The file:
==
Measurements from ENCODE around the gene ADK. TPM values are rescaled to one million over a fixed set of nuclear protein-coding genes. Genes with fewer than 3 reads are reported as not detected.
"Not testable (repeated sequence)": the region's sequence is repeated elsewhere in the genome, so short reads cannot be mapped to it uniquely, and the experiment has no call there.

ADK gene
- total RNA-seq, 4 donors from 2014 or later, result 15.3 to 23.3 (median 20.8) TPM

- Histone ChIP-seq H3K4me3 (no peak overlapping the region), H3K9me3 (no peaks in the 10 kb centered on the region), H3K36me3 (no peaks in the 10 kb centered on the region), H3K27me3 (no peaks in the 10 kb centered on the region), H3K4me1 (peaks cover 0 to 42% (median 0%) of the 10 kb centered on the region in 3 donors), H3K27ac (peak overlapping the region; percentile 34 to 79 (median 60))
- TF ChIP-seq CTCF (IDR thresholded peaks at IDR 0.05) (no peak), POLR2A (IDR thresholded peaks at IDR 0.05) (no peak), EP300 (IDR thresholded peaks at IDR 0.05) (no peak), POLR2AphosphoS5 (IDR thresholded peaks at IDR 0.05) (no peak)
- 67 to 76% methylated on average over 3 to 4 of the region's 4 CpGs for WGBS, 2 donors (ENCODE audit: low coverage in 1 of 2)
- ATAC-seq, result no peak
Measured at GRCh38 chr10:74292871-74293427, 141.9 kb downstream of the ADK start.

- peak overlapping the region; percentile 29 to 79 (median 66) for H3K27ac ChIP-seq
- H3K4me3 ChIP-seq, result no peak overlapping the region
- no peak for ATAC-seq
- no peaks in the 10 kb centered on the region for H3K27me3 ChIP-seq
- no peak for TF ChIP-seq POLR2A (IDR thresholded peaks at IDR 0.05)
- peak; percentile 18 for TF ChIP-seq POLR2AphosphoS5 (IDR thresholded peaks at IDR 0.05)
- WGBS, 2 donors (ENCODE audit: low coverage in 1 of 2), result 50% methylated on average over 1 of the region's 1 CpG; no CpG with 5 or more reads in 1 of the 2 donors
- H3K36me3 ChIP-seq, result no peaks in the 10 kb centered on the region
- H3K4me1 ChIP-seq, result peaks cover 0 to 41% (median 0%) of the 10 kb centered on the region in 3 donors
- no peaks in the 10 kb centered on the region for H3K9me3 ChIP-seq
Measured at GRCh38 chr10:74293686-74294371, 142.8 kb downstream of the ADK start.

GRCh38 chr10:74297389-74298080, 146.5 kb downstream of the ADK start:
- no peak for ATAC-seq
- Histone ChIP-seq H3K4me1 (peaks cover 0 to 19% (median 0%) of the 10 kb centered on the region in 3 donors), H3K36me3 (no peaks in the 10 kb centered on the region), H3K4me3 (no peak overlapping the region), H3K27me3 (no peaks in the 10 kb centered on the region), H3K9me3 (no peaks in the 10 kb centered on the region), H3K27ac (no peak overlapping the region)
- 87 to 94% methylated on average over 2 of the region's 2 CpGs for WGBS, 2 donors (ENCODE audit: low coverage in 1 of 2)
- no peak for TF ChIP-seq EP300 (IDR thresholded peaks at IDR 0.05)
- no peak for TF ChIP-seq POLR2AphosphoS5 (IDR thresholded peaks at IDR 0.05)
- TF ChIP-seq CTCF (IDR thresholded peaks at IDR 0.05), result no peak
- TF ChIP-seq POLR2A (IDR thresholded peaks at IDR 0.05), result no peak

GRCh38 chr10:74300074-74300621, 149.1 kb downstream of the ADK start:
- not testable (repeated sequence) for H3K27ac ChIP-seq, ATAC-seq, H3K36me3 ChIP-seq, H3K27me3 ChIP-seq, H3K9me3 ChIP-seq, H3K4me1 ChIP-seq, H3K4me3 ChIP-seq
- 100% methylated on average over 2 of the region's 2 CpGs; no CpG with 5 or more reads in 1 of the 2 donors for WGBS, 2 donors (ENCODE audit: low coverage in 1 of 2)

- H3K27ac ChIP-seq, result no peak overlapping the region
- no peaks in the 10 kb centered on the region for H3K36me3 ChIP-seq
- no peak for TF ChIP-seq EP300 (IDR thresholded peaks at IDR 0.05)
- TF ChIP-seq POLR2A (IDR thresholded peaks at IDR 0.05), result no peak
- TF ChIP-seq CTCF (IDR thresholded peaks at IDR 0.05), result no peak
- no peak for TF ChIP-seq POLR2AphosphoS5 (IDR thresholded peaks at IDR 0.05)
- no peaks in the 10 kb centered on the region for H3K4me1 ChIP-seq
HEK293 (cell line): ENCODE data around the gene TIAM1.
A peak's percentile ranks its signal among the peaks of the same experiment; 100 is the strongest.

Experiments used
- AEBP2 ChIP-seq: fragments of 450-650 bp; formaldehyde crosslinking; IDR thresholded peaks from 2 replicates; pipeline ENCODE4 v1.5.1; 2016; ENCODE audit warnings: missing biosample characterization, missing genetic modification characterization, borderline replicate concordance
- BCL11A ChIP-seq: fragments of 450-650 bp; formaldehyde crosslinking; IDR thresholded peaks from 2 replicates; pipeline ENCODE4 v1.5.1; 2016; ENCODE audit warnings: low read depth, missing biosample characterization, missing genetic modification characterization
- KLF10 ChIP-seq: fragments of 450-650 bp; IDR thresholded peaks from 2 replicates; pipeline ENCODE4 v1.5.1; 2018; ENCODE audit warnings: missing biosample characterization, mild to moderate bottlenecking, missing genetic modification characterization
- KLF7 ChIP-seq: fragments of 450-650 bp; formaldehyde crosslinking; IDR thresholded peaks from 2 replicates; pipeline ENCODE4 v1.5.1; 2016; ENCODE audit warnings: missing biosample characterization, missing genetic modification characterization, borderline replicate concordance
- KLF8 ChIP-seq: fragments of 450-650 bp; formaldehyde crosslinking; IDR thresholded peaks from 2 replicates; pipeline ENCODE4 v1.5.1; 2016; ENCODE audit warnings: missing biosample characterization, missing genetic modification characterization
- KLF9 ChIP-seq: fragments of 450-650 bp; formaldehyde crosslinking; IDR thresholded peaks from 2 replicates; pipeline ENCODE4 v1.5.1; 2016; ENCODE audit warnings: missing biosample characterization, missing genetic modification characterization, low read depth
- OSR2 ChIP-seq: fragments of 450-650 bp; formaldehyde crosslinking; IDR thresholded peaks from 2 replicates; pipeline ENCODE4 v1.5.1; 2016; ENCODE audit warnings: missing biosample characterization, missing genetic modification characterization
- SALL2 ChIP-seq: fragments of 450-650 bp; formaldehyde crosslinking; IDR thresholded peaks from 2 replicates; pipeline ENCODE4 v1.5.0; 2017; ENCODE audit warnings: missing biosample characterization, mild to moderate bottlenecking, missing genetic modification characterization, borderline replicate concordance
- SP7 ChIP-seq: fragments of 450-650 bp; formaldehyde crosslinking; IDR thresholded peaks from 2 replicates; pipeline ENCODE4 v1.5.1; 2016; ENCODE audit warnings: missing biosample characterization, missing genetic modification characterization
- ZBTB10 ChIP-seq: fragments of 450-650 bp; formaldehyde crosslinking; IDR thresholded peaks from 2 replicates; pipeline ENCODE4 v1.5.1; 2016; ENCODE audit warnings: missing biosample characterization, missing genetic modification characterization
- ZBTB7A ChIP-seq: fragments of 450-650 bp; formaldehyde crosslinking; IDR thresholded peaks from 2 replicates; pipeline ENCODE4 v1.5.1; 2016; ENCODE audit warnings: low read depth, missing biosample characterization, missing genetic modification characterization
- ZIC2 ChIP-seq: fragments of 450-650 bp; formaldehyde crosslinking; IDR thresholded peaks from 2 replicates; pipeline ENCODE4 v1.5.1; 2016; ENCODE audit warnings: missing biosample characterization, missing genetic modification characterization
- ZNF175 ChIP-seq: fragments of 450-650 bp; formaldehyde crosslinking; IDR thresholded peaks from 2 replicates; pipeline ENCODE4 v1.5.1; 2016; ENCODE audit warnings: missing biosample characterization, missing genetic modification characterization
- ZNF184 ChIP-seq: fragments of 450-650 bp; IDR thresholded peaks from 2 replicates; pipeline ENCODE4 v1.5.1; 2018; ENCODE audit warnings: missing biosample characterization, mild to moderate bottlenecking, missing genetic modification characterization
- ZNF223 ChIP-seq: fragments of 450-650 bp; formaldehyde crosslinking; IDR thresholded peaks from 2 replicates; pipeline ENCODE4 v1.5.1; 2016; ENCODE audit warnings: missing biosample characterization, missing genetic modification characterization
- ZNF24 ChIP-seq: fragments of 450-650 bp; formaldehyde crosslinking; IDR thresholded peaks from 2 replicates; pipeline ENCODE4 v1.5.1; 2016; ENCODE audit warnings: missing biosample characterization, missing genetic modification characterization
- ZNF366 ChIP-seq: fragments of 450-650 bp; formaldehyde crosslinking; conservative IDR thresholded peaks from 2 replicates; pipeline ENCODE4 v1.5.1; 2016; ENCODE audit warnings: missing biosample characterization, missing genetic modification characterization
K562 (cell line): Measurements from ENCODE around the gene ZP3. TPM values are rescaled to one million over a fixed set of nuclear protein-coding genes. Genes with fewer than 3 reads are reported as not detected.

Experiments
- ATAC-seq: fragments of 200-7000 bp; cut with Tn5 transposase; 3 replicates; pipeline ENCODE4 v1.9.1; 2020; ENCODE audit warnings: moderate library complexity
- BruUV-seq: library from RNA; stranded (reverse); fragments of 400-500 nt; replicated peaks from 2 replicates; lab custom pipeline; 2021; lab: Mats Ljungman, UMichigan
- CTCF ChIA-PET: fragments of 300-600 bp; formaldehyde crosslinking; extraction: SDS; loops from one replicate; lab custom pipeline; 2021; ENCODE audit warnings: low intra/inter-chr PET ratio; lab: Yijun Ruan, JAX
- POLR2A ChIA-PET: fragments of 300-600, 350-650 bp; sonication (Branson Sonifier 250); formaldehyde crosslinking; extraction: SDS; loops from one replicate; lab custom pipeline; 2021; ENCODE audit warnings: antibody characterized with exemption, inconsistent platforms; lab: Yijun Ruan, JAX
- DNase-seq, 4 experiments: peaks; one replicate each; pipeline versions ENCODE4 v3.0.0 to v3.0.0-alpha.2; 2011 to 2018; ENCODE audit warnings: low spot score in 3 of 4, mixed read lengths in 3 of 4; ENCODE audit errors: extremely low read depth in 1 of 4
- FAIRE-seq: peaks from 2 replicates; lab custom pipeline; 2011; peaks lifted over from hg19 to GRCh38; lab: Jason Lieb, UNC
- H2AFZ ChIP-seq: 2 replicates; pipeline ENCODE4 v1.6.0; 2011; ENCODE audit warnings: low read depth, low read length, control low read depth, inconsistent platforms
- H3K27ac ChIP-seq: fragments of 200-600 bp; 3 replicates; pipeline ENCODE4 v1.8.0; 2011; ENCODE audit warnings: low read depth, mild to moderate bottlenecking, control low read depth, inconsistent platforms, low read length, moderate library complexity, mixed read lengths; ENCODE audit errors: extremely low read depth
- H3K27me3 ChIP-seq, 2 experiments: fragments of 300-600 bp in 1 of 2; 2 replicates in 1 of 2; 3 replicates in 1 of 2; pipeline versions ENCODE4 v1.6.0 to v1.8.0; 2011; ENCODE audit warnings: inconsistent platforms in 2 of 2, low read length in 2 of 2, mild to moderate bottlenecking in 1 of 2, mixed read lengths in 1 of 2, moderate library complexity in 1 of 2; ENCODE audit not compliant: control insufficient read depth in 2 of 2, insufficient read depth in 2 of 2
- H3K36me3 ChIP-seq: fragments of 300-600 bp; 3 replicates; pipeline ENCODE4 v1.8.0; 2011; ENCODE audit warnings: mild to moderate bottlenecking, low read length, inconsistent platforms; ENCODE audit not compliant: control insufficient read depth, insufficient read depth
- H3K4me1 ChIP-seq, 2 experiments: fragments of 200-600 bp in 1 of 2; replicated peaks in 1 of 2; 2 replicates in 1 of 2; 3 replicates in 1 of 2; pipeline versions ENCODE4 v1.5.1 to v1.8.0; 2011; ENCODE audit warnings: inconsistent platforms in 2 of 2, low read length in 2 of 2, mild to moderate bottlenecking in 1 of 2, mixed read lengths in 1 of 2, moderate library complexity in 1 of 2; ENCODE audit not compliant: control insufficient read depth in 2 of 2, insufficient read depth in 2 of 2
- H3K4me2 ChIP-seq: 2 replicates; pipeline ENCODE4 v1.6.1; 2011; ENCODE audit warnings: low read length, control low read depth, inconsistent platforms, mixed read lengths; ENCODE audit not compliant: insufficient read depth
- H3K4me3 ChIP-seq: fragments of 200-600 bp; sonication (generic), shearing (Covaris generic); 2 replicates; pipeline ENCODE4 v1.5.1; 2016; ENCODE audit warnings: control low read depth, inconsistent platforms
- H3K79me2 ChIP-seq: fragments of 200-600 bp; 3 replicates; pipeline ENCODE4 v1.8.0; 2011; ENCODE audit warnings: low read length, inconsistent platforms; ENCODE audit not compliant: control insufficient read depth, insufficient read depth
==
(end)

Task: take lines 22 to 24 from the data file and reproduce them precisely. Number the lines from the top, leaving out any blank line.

- no peak for ATAC-seq
- Histone ChIP-seq H3K4me1 (peaks cover 0 to 19% (median 0%) of the 10 kb centered on the region in 3 donors), H3K36me3 (no peaks in the 10 kb centered on the region), H3K4me3 (no peak overlapping the region), H3K27me3 (no peaks in the 10 kb centered on the region), H3K9me3 (no peaks in the 10 kb centered on the region), H3K27ac (no peak overlapping the region)
- 87 to 94% methylated on average over 2 of the region's 2 CpGs for WGBS, 2 donors (ENCODE audit: low coverage in 1 of 2)